Pit bulls can be nice given the proper training and socialization. Like all breeds, there are bad seeds with aggressive temperament. It's the pit bull's history with other dogs that may not make them the best choice for multiple-dog households.
Historically, the pit bull was bred to be a fighting dog. The fighting history of pit bulls causes many to be dog-aggressive. All breeds fight dogs from time-to-time, even the friendliest and most playful dogs may fight. A pit bull may have a stronger reaction to the other dog if provoked and may be quicker to react aggressively. The bite inflicted by the pit bull is more likely to cause injury since the pit bull is less likely to hold back and because the breed is so powerful.
Due to the breeds dog-aggressive nature and previous job skills, it's a common misconception that the pit bull is vicious. These dogs are usually people-oriented and love to cuddle. Their muscular image and public representation has given the breed the perception that it should be feared, but most pit bulls will not attack people. The pit bulls who do attack people likely have been abused to the point of no longer trusting people or they've been trained to attack. During the pit bull's fighting days, they were nicknamed nursemaid's because of their friendly and loving nature toward children. Today, there are several rescue pit bulls from bad backgrounds who live as trustworthy family dogs and some who serve as therapy dogs in hospitals and nursing homes.
Teaching to be Nice
If an adult pit bull already has an established aggressive temperament toward dogs or people, it's unlikely to change. Socialization is an important element to teach a pit bull to be nice and it's most important that socialization begin between 7 and 16 weeks of age and continue into adulthood. Do not socialize your pit bull at the dog park since this breed can injure a playmate or take control during a playful situation that has turned into a fight. Instead, take your dog to puppy kindergarten around 10 weeks of age so play and socialization is structured and positive. A negative experience with another dog during the socialization period could lead to dog aggression during adulthood. Pit bulls often see a cat or small furry animal as prey, so if a pit bull already shows aggression toward household pets, do not attempt to make your pit bull friends with that pet.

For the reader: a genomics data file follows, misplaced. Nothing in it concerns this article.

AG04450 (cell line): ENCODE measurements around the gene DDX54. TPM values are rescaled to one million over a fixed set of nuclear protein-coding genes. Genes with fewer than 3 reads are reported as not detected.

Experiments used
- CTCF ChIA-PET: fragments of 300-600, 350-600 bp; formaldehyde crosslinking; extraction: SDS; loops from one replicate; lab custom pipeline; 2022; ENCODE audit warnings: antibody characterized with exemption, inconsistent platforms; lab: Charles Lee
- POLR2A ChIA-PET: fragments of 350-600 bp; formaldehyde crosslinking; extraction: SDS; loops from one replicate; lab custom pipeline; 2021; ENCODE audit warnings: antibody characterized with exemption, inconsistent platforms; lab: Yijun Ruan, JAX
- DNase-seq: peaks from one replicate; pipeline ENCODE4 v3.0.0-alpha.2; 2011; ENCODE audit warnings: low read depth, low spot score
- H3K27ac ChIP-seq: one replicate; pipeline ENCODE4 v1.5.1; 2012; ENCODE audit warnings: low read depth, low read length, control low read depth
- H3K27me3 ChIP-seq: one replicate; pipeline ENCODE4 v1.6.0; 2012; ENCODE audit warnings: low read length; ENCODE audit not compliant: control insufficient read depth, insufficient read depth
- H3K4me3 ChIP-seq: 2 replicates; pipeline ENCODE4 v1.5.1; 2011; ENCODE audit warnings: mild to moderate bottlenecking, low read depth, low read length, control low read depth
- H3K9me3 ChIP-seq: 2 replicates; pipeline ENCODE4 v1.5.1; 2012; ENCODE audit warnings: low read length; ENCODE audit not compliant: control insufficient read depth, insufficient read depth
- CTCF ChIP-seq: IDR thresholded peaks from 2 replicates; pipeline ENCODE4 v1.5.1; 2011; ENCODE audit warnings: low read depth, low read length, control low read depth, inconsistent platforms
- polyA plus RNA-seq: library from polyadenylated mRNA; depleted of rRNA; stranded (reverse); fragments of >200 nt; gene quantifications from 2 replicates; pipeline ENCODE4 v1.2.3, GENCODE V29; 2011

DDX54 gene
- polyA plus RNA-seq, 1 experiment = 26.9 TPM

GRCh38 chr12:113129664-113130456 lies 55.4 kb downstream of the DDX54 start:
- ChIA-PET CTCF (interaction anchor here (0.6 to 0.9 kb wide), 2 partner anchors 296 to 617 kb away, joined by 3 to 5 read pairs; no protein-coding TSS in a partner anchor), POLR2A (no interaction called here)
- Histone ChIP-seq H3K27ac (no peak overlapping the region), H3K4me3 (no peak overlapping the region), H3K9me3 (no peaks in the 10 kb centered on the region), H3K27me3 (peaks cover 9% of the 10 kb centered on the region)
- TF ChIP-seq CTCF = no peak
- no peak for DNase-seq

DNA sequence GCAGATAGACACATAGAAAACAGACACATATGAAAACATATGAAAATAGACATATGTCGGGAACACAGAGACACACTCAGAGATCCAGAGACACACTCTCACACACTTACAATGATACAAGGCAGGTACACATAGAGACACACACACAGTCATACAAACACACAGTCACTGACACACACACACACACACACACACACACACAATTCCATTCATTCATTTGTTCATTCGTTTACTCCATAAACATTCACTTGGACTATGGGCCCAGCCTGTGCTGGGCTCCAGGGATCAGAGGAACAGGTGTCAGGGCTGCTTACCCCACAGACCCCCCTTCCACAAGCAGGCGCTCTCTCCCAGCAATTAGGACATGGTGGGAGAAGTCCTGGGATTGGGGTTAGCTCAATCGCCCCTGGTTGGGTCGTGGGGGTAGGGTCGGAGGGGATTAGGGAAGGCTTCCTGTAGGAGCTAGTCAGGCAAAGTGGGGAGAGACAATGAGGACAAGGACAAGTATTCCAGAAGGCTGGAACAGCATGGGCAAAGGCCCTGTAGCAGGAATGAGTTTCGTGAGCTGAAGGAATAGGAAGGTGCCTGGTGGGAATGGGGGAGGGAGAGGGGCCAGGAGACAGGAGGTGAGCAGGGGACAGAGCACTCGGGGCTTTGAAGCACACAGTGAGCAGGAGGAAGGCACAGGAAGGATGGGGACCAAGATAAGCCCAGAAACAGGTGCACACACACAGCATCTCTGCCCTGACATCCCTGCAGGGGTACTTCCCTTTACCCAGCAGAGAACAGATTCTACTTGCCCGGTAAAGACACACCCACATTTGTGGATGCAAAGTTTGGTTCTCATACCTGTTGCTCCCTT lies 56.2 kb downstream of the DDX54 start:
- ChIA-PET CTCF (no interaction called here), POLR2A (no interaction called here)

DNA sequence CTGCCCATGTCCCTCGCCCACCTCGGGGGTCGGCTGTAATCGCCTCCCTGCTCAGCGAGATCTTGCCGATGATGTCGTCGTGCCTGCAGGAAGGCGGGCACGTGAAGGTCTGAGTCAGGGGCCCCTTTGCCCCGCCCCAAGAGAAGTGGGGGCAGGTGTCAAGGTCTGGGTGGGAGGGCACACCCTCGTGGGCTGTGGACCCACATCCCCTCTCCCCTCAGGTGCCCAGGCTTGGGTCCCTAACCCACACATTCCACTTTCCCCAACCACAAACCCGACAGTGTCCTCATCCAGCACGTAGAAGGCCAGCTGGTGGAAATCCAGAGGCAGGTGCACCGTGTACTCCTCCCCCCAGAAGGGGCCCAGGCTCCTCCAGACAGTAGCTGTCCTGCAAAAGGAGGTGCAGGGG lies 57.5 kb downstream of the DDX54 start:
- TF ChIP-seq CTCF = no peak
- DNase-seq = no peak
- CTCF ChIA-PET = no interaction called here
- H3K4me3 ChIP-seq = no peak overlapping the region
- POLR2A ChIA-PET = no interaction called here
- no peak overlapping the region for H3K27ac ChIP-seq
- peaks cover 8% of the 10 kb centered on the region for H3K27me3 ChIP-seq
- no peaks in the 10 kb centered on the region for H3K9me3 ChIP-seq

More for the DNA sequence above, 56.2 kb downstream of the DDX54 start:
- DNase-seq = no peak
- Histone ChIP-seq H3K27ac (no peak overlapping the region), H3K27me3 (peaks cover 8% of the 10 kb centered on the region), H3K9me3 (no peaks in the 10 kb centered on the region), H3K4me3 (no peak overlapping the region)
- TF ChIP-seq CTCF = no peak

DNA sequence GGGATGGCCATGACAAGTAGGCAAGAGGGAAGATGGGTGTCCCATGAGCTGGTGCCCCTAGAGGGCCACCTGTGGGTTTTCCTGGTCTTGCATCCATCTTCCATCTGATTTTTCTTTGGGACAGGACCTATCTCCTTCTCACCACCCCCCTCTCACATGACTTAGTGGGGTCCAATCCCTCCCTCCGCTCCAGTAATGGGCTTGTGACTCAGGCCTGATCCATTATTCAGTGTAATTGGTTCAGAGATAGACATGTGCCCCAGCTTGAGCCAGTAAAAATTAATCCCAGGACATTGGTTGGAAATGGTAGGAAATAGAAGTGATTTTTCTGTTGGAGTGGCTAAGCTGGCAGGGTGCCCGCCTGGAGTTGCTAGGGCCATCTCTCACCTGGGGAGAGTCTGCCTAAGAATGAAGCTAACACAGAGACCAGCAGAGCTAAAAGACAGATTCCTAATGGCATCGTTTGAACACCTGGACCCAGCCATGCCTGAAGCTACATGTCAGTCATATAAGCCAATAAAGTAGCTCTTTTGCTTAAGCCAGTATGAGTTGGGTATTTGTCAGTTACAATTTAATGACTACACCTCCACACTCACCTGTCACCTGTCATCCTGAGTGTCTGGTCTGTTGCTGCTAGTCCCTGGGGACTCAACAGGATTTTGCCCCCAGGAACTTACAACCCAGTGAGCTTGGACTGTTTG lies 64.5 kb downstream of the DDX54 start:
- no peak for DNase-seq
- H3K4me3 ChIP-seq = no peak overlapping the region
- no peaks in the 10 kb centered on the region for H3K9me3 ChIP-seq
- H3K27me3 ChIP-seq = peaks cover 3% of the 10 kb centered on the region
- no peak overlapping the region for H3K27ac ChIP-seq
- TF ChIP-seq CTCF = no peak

Some owners have used pit bulls to enhance their own masculine image, which helped pave the road for this breeds' reputation. Some owners encourage their dogs to act aggressively or used training tactics that encourage aggression, such as hitting, kicking, alpha rolls and leash yanking. An aggressive response by a pit bull will cause a more drastic injury than most breeds because of their background and strength. Teach your pit bull to be nice by being a responsible, consistent and gentle pet owner who utilizes positive reinforcement as a primary training method.
Melissa McNamara is a certified personal trainer who holds a Bachelor of Arts in journalism and communication studies from the University of Iowa. She writes for various health and fitness publications while working toward a Bachelor of Science in nursing.